Consider this image. I am sure that most of us at one point in time, most likely in our young adult life, made a tie dye t-shirt. I think it has become a rite of passage or an iconic image of American youth to the world. I say this because we were asked to show the student in Ukraine how to make them while I was there teaching American English. With a tie dye shirt, we take a white shirt, you wad and twist areas and tie them off with a rubber band, and then you immerse this shirt in the water containing the dye. After the appointed time the shirt is removed and in tied leaving a unique design. The shirt was once plain and now it is different. It was once considered underwear and now it has a new use a new life. What changed? It was immersed and changed. The shirt is still a shirt but our perception of it has changed, it was plain but now it is unique and colorful.

This gives us a glimpse into the mystery of the incarnate Christ. The entire community knew him as Jesus. Well actually if we want to be more accurate his name would have been closer to Joshua. To everyone in his home town he was not Jesus, he was Josh. He was the son of the local handy-man Joseph. He was just Josh, but he went to the Jordon and something changed.

Jesus did not change, he was and always will be who he is. He was conceived by the Holy Spirit and was born of the virgin Mary. He was and always will be the son of God. But when he was immersed in the water something changed in the perception of who he was. Of course, it helps when a voice from heaven says, “hey you are my son.”

At that moment Jesus was revealed. What was once seen as common was now seen as something different, something special.

John the Baptist said that he was not the messiah, he was not the one they were waiting for, but there was another that would be greater than him. John immersed people in water, just water. If you only dip a shirt in water what happens? The shirt gets wet. You can tie it up dip it and let it soak all you want, all you will get is a wet shirt. John tells us that the one to come will not baptize with water, but the holy spirit and fire.

This difference is significant. When things are placed in fire they change. Fire takes the iron ore rocks and changes it into something pure. Fire adds carbon to the iron to make steel. The fire makes the metal pure and strong. It changes not only or perception but the reality.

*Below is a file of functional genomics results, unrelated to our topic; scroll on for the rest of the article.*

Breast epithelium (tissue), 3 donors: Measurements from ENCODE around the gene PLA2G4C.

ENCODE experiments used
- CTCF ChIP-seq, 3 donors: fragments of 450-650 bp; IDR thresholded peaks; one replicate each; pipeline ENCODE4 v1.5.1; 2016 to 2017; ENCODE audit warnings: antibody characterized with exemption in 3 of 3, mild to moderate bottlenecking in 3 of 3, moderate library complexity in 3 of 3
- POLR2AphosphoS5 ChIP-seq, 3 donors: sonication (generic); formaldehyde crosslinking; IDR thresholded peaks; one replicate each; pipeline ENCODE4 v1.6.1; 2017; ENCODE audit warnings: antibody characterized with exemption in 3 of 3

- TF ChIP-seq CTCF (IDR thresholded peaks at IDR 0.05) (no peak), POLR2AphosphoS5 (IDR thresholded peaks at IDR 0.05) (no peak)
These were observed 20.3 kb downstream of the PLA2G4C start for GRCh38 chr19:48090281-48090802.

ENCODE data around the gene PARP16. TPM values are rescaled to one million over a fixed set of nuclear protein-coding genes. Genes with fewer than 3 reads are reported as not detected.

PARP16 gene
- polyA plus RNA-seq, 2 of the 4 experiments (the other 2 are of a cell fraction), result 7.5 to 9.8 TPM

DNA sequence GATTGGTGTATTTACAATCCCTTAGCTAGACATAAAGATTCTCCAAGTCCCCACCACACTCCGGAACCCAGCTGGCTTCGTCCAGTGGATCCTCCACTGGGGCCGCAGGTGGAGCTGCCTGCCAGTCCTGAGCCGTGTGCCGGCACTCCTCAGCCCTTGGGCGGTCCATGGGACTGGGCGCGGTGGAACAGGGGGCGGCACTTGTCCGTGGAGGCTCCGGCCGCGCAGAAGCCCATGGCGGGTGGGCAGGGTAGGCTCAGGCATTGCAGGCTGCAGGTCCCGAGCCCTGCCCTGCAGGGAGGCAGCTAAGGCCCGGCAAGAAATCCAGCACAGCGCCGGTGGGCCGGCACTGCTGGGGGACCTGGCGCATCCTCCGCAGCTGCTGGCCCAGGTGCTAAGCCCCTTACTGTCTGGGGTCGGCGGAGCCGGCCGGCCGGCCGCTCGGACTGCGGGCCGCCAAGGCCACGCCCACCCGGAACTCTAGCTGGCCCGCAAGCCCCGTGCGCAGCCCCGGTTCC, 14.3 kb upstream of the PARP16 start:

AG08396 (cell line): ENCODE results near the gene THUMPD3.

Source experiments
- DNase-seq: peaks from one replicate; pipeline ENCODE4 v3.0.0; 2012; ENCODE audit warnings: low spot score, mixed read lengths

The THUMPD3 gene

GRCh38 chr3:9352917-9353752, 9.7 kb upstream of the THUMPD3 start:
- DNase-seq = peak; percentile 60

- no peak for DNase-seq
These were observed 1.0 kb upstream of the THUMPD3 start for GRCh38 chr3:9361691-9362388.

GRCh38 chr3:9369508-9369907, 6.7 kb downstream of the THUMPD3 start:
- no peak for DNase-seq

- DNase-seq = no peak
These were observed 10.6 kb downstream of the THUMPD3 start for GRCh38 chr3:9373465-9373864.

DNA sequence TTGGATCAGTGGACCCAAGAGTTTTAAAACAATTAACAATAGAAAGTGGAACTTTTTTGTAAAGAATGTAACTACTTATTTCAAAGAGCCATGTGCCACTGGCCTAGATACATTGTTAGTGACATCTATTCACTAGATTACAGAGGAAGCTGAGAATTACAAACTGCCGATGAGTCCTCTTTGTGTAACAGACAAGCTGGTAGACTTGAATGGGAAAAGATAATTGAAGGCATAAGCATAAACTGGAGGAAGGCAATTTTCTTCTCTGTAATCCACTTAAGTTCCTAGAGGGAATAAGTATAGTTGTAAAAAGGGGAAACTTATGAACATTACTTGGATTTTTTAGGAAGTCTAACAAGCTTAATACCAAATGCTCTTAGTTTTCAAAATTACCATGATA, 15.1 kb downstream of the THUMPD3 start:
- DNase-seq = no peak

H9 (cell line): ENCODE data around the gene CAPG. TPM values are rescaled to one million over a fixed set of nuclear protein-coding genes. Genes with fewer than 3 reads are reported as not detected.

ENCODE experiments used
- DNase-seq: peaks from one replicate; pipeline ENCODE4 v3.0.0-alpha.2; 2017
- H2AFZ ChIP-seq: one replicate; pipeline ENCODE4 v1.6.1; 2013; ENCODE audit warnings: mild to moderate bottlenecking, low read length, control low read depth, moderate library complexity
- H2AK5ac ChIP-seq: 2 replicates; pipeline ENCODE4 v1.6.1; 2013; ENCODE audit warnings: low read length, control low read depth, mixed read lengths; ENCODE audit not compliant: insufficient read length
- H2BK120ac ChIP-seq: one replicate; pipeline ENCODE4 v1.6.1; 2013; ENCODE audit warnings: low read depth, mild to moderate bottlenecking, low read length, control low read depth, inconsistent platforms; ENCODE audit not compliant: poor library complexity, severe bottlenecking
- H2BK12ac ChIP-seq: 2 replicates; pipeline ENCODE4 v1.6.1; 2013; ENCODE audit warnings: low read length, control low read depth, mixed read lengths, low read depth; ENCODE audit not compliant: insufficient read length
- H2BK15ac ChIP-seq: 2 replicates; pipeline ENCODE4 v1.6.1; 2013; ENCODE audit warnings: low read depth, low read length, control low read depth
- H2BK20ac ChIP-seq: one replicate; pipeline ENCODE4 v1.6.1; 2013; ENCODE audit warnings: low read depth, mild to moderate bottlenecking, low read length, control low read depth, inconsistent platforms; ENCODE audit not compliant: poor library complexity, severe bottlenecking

This is the difference between the baptism of John and Christ. John’s baptism may wash, it may reveal what is already there but it cannot bring full complete change. The baptism that Jesus provides changes. It purifies and it strengthens. It takes the unique qualities we each have and empowers them.

Jesus before he was immersed, before he participated in this religious rite of baptism he was Josh, after he was seen for his true self, Jesus the son of God. When we become followers and disciples of Christ, the old passes away and something new is made. We resemble what we were before but something else is seen. What was once common is now unique and beautiful. We were once a plain white t-shirt, now we are tie dyed. Each trial and struggle we face adds a new and unique design that through the baptism of the spirit makes something truly remarkable.

The incarnate life makes us new. People see us as we are but they also see more. We were once plain but a mysterious immersion transforms us, it reveals our true selves as we were created to be. Men and women in communion with God and all creation. Restored and redeemed. Refined and purified so that we can become light bearers and ambassador of God with us.

As you enter into a time of reflection, silent and holy expectancy consider your baptism. Have you been immersed? Have you been immersed in the water of John, or have you been plunged beneath the life changing spirit? Have you been soaked or have you been dyed? Have you been rinsed or purified? And if you have what mystery is being revealed through you?

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Jared A. Warner